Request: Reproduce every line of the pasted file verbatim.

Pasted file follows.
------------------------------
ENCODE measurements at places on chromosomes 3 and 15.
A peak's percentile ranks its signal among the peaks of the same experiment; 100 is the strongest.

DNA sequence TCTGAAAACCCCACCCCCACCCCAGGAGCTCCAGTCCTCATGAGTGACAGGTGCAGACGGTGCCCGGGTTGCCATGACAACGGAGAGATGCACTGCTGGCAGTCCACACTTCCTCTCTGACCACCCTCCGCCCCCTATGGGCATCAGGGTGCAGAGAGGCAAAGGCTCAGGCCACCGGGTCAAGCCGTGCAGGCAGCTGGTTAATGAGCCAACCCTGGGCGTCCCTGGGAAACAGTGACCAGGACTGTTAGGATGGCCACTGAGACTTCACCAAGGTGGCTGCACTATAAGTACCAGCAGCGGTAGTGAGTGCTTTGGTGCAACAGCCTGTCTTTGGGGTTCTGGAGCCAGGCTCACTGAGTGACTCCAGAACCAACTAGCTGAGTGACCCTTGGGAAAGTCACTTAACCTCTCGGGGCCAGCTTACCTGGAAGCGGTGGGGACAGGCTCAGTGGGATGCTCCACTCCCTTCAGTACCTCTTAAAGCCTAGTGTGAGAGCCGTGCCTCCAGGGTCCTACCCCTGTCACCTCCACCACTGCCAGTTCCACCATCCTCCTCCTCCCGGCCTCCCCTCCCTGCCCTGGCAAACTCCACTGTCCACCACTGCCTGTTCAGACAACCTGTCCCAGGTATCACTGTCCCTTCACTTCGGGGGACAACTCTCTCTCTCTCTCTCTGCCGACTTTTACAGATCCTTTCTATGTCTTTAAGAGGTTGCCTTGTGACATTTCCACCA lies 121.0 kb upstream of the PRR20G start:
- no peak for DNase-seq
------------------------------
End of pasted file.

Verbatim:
ENCODE measurements at places on chromosomes 3 and 15.
A peak's percentile ranks its signal among the peaks of the same experiment; 100 is the strongest.

DNA sequence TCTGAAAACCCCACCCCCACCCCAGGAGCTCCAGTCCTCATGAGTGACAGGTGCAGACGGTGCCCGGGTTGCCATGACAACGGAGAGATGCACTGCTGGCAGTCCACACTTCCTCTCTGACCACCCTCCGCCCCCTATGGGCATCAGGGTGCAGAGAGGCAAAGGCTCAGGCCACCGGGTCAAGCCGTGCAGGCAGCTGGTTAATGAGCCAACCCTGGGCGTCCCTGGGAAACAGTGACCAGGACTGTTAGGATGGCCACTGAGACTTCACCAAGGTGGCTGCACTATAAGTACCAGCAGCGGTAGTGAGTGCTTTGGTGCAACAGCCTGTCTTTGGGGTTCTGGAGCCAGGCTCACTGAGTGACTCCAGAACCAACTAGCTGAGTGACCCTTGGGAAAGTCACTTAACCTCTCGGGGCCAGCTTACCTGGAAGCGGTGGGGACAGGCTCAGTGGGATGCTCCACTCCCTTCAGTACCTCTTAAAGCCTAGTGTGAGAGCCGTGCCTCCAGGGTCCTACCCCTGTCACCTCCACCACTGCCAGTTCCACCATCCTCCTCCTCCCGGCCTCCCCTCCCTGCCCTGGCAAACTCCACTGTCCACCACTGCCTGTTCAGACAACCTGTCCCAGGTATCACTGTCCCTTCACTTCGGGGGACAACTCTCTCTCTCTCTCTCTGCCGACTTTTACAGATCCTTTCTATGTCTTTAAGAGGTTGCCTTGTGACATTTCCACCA lies 121.0 kb upstream of the PRR20G start:
- no peak for DNase-seq